US investors are continuing to excite themselves over the potential for a re-run of the sub-prime housing boom from 2003-7. Thus they welcomed last week’s news of higher house prices with a major rally, after having ignored earlier reports of a slower pace in housing starts themselves. As the chart shows: • Starts dropped back […]
Tag Archives | housing
It would be nice to believe that a sustained recovery was now underway in the US housing market. But unfortunately, there is little evidence to confirm the claims now being made. As the chart of prices from the S&P Case-Shiller index shows: • February prices (red square) remain in the same range seen since the […]
Is a recovery underway in the US housing market? Investors on Wall Street certainly think so. One over-excited fund manager called the blog recently to exclaim “housing starts were at 500k, now they are at 900k, and they’ll be back to 2 million within a year or two”. His definition of a pessimist was someone […]
When ‘everybody knows’ something, experience has taught the blog to become very suspicious. And when everybody knows that rising US house prices are certain to drive a US economic recovery, it becomes very suspicious: • For a start, as the above chart shows, the prices shown in the authoritative S&P Case-Shiller Index haven’t actually risen […]
The UK housing market has led a charmed life in recent years. Unlike the US, Spain, Ireland and many other Western countries, prices have not collapsed. Instead, near zero interest rates, and the high proportion of mortgages on variable rates, meant that UK homeowners have seen their monthly payments reduce dramatically. There is just one […]
It has been obvious for most of this year that China’s economy is in trouble. As the blog wrote in the Financial Times in March: “PTA is thus warning that China’s economy could be slowing faster than generally realised”. Yet it is hard for the government to move beyond short-term responses: • The new Politburo […]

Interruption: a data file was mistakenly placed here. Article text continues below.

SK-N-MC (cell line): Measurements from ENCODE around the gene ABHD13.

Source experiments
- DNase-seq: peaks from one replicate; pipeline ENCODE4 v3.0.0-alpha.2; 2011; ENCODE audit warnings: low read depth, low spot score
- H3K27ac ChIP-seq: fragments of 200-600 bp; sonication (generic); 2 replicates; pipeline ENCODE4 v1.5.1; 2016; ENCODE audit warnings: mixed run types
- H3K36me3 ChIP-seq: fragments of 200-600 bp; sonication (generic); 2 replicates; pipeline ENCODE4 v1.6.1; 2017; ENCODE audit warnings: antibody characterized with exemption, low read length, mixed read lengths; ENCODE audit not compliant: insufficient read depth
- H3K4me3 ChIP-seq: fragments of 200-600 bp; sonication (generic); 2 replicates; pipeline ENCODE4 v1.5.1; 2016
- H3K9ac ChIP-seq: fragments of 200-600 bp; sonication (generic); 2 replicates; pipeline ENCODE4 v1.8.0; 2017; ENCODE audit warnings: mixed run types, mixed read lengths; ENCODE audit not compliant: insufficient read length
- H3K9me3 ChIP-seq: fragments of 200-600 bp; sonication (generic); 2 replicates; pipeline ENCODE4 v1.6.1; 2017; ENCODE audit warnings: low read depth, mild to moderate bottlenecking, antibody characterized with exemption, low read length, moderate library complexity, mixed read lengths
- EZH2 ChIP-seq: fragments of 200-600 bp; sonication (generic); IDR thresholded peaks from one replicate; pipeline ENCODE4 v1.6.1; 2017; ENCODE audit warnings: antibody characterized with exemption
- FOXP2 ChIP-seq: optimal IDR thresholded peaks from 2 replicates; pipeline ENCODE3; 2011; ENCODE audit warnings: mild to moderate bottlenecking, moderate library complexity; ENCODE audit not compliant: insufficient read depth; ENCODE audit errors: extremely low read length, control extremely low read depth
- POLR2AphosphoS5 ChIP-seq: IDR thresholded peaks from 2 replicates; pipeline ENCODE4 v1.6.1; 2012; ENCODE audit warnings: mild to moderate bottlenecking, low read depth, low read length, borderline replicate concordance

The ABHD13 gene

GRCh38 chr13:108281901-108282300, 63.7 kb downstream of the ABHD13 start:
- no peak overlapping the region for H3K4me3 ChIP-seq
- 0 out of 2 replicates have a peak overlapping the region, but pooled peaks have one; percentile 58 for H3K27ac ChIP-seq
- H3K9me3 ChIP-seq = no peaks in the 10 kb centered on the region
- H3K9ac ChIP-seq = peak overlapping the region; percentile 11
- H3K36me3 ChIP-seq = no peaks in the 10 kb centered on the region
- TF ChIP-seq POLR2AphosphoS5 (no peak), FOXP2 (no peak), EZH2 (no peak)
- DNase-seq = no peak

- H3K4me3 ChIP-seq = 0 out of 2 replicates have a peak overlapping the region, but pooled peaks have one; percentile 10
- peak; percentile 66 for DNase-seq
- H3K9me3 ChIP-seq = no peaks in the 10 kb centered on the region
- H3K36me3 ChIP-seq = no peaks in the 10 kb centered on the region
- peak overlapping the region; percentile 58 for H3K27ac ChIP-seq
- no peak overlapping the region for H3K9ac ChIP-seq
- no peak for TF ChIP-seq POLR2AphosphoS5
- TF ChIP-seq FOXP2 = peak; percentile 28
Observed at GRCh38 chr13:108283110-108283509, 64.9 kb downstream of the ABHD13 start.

Housing used to be the engine-room of the US economy. Rising prices allowed people to use their house as a cash machine. In turn, this drove GDP growth, as consumer spending is 70% of the US economy. But for the past 5 years, this process has gone into reverse: • Owners now have $9.18tn in […]
How many more empty cities like Ordos does China really need? Are 64.5m empty apartments enough, or should there be more? Should we build more steel mills, to add to the current 220MT of over-capacity? These are the questions facing China’s leadership today, as they debate the economic slowdown. Growth has slowed to a relative […]
Wenzhou in coastal Zhejiang province was the first city to encourage private enterprise when China began opening its economy in 1978. Its growth accelerated after China joined the World Trade Organisation in 2001, attracting 2.8 million migrant workers to join the city’s population. Now its 9 million people are at the forefront of China’s slowdown, […]
The blog’s series on the emerging ‘VUCA world’ today looks at how companies have to manage increased levels of Uncertainty. This can be seen in key areas of demand, such as housing. The above chart shows how US housing starts (blue line) have fallen from 2.1m in 2005 to just 0.6m last year. Housing permits […]
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Paul Hodges is Chairman of International eChem, trusted commercial advisers to the global chemical industry.
The aim of this blog is to share ideas about the influences that may shape the chemical industry over the next 12 – 18 months. It will try to look behind today’s headlines, to understand what may happen next in important issues such oil prices, economic growth and the environment. We may also have some fun, investigating a few of the more offbeat events that take place from time to time. Please do join me and share your thoughts.
Between us, we will hopefully develop useful insights into the key factors that will drive the industry's future performance.